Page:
…the resurrection of the dead.

Et exspecto has been the hardest piece I’ve ever had to write. The music came in small bursts, with long stretches of me beating my head against the desk. I have stacks and stacks of sketches and sections that just didn’t fit the piece.

I attribute this to a couple of things. First of all, I was writing the piece at one of the busiest times in my life. Every minute I wasn’t in rehearsal was spent writing, even when I was in class. As a result, I had to take a lot of time away from my piano rep, but that turned out to be a good thing, which I’ll talk about in the next post.

But the biggest factor in the difficulty was most likely that this is one of the most personal pieces I have written yet. The piece is very much about my struggles with anxiety over the past year or so, and I had to make sure the piece was reflective of that. It very much feels like a lot of what tends to go on in my brain, it’s just a constant nervous energy, filled with thoughts that don’t get completed, sudden changes of focus, all with this underlying twitchy pulse. It’s almost a day in the life of.

I’m somewhat happy with the way everything turned out in the end. I used a lot of things that I just won’t know how they turn out until I hear humans play it, so I can’t be very sure, but I took a lot of risks and tried to step out of my comfort zone for this one.

The piece is mainly based on a tone row derived from the opening bars of movement three in Messiaen’s “Et exspecto resurrectionem et mortuorum,” one of my favorite pieces, which also, coincidentally, is for a wind ensemble. I quote the opening figure verbatim at the very start of the piece. In general, I split the six notes in half, with each set of three notes forming the basis for the harmonic and melodic material, often right on top of each other. A lot of material I derived directly from permutations of the row, and other material I came up with on my own, but it ended up being related to the row anyway.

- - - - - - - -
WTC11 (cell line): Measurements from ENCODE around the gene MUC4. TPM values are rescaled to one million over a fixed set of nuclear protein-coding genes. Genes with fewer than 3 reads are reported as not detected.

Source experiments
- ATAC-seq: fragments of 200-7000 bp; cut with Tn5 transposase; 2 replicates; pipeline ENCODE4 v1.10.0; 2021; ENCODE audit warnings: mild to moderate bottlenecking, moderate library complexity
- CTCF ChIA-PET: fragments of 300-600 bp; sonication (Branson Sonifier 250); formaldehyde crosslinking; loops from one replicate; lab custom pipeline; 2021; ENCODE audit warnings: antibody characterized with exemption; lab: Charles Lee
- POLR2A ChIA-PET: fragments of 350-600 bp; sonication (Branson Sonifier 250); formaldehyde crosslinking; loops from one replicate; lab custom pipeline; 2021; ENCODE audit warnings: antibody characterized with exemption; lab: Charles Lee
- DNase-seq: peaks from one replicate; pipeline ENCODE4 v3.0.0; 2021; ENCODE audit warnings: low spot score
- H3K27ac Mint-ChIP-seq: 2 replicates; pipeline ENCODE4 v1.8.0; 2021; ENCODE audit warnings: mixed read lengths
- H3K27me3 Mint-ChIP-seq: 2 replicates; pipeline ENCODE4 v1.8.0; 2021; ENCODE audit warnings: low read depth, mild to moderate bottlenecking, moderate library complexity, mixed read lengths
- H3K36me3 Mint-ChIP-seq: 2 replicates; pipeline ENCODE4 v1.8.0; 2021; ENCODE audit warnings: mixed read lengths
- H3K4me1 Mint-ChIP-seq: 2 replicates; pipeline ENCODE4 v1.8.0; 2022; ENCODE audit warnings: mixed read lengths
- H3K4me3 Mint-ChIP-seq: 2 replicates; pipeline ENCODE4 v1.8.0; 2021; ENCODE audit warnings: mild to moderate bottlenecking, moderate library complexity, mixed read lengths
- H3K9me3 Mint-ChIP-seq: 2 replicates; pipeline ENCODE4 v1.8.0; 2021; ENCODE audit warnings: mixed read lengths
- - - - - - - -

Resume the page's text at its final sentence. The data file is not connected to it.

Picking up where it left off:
Another very personal aspect for me are the pieces I reference throughout. Each of these pieces (which I’ll not name here, you have to guess) are very important to me on a deeply personal level and have had a profound influence on me musically, and on me as a person. I’ve had it in my mind to reference a lot of the pieces for a long time, and it gives me a lot of joy to be able to do it in such a personal and meaningful context.

The perusal score and midi are now posted on the aptly titled Et exspecto page. The piece will premiere at the beginning of June, with the Stuart High School band. Doug Martin, former director at Stuart, organized the commission while was the director there last year, but took another job at the beginning of the year, and as part of my residency there, he’ll be doing that classic hit, hydrogen jukebox, which should be a lot of fun. The commissioners have exclusivity until November of this year, just in time for everybody else to do it on their fall concerts, so start planning now, band directors of the world.

I’m very excited about my new projects, including a clarinet sonata for Michael Rowlett, the clarinet professor here at Ole Miss, and my next chamber opera, which I’ll be writing this summer. Exciting things to come.

And I await…


This entry was posted in Uncategorized. Bookmark the permalink.

One Response to …the resurrection of the dead.

  1. Hello!
    I play first Oboe at Stuart High School, and coincidentally I’m also a composer (Lawrence 2017!) I just wanted to say, I absolutely love your piece. I can tell you worked really hard on it and I can definitely understand where you’re trying to reach out of your comfort zone, and I think it worked very well, there are some parts that are kind of difficult, (in my part, it’s pretty difficult to go from Ab to high F#, just saying…) but we’re doing our best get it down. You worked so hard on this piece, you deserve a bit of effort on our part. I’ll be quite honest, your piece wasn’t well received at first, but that’s just because everyone hasn’t really heard it played well yet, but don’t worry, I’m pretty sure they’ll be loving it in a month. They also don’t have any clue what it’s about, and after reading this I’ll be sure to spread your words around, because I feel like it will change everyone’s perspective on what the piece is about and they will have a deeper understanding. I wish you the best of luck, and as I said before, I can’t wait to meet you and perform this piece, it’s going to be great!

    If you happen to have any free time, I would love it if you would just stop by my website and listen around for a bit, (http://nebalmaysaud.wordpress.com/). If you happen to have anything to say about any of the pieces, please feel free to tell me, I am open to any and all criticism.

    Thanks for writing such a great piece (and such a nice solo)!

Leave a Reply